New York City celebrated more than just endless candy this Halloween. During the annual Greenwich Village Halloween Parade, a group of artists presented a float meant to honor the beauty of the human body by painting over a dozen semi-nude models.
“This is about accepting each other for how we think and express ourselves,” said Andy Golub, the organizer and lead artist behind the body painting float. “It’s really just to ... inspire people and make people feel good.”
Seven artists and over fifteen models of all genders, body types and ages participated in the float. Although this isn't the first time Golub has been involved in the parade, this is the first time he has created a float.
"There’s still a lot of people out there who feel like they can’t wear what they want to wear, they can’t show their body,” Nicole, one of the models, said. “So I’m out here as a bigger girl to say, ‘Yeah, you can, and if I can, you can, and if you don’t feel like you can yet, I’ll still be out here rooting for ya.'”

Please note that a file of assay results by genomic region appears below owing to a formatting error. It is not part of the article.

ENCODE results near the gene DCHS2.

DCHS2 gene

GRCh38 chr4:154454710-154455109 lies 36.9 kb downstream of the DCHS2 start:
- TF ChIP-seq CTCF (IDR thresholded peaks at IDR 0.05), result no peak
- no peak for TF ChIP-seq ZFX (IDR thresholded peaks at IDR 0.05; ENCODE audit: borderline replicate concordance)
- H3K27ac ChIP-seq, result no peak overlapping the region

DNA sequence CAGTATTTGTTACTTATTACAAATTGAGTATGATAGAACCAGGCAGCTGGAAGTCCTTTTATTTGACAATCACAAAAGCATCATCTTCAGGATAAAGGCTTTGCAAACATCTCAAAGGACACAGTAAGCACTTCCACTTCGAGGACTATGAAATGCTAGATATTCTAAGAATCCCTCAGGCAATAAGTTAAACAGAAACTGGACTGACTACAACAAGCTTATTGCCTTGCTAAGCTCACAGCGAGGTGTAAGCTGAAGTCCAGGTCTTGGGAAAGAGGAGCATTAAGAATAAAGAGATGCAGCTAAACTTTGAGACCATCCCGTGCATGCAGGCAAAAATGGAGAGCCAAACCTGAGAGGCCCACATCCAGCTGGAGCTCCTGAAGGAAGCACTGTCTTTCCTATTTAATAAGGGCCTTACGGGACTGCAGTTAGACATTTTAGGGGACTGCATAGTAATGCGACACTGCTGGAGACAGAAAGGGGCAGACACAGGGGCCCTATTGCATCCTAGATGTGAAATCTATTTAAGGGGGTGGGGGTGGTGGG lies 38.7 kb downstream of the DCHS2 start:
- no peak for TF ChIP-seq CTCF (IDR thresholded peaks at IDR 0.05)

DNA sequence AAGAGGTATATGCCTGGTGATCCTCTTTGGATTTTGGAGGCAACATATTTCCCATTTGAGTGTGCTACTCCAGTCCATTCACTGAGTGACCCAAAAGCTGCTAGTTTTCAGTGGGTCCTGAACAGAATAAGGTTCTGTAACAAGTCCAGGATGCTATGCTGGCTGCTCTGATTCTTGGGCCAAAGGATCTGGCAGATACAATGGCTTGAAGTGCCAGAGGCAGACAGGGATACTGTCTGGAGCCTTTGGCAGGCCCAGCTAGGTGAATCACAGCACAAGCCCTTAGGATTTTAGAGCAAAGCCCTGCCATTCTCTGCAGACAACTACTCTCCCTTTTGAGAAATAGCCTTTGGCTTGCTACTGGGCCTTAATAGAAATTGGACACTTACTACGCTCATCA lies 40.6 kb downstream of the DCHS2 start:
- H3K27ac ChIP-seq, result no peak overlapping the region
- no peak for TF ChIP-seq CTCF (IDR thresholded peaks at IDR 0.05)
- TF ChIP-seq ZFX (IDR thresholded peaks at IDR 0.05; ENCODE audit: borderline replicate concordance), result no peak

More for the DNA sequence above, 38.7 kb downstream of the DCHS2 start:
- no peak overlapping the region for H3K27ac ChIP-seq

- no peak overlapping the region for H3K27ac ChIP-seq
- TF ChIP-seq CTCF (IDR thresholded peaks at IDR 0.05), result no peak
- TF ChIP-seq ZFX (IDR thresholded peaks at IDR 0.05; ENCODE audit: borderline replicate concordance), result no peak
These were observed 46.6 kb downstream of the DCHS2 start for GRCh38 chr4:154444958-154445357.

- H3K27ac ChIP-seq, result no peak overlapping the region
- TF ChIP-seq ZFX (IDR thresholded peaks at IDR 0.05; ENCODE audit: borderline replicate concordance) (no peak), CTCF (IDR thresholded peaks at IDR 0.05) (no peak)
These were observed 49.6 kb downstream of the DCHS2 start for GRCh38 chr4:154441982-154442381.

“It’s a constant battle,” another model said. “There are parts that I like, there are parts that I don’t like, but I’m learning to accept what I am. I’ve always looked like this, I always will look like this, and I’m not around for much longer, so just enjoy it.”
Golub is a New York-based artist best known for his “human canvas” work, which involve models coming together and being painted as one.
Golub painted his first fully nude body in public during the 2007 Art Expo in New York and he has since painted over 300 bodies in public. The city's laws on public nudity allow both women and men to be topless in certain areas, as well as allow both genders to be completely nude if it is part of “play, exhibition, show or entertainment.”